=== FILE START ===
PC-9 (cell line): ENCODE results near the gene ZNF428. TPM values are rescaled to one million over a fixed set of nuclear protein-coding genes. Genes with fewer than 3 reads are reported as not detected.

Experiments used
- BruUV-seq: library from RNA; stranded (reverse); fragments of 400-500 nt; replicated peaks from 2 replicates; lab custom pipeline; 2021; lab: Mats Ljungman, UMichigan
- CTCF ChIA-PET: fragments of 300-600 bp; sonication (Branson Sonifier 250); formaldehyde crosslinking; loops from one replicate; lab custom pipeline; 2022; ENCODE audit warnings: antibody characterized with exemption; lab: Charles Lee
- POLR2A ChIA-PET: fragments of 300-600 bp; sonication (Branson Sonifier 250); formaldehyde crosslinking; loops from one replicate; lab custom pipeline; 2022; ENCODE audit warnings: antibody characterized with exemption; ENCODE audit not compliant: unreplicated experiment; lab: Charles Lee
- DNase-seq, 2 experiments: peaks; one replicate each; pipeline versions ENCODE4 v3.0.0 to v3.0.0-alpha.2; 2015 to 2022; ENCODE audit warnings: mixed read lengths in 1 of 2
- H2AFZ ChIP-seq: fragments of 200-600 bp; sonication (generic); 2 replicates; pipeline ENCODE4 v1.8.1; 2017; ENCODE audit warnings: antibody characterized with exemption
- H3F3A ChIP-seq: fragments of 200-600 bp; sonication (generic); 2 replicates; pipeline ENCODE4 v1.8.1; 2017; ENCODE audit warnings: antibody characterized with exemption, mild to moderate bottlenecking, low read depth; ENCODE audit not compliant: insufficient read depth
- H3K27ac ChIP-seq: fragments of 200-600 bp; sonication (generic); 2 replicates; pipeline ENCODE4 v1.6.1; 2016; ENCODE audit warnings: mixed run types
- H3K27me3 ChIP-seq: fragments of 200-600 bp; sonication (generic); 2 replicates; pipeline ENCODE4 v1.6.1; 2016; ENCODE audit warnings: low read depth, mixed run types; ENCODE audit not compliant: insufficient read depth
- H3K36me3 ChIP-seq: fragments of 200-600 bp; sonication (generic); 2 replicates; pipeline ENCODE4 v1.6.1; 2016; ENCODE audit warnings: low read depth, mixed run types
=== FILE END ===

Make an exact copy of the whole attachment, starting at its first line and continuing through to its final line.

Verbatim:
PC-9 (cell line): ENCODE results near the gene ZNF428. TPM values are rescaled to one million over a fixed set of nuclear protein-coding genes. Genes with fewer than 3 reads are reported as not detected.

Experiments used
- BruUV-seq: library from RNA; stranded (reverse); fragments of 400-500 nt; replicated peaks from 2 replicates; lab custom pipeline; 2021; lab: Mats Ljungman, UMichigan
- CTCF ChIA-PET: fragments of 300-600 bp; sonication (Branson Sonifier 250); formaldehyde crosslinking; loops from one replicate; lab custom pipeline; 2022; ENCODE audit warnings: antibody characterized with exemption; lab: Charles Lee
- POLR2A ChIA-PET: fragments of 300-600 bp; sonication (Branson Sonifier 250); formaldehyde crosslinking; loops from one replicate; lab custom pipeline; 2022; ENCODE audit warnings: antibody characterized with exemption; ENCODE audit not compliant: unreplicated experiment; lab: Charles Lee
- DNase-seq, 2 experiments: peaks; one replicate each; pipeline versions ENCODE4 v3.0.0 to v3.0.0-alpha.2; 2015 to 2022; ENCODE audit warnings: mixed read lengths in 1 of 2
- H2AFZ ChIP-seq: fragments of 200-600 bp; sonication (generic); 2 replicates; pipeline ENCODE4 v1.8.1; 2017; ENCODE audit warnings: antibody characterized with exemption
- H3F3A ChIP-seq: fragments of 200-600 bp; sonication (generic); 2 replicates; pipeline ENCODE4 v1.8.1; 2017; ENCODE audit warnings: antibody characterized with exemption, mild to moderate bottlenecking, low read depth; ENCODE audit not compliant: insufficient read depth
- H3K27ac ChIP-seq: fragments of 200-600 bp; sonication (generic); 2 replicates; pipeline ENCODE4 v1.6.1; 2016; ENCODE audit warnings: mixed run types
- H3K27me3 ChIP-seq: fragments of 200-600 bp; sonication (generic); 2 replicates; pipeline ENCODE4 v1.6.1; 2016; ENCODE audit warnings: low read depth, mixed run types; ENCODE audit not compliant: insufficient read depth
- H3K36me3 ChIP-seq: fragments of 200-600 bp; sonication (generic); 2 replicates; pipeline ENCODE4 v1.6.1; 2016; ENCODE audit warnings: low read depth, mixed run types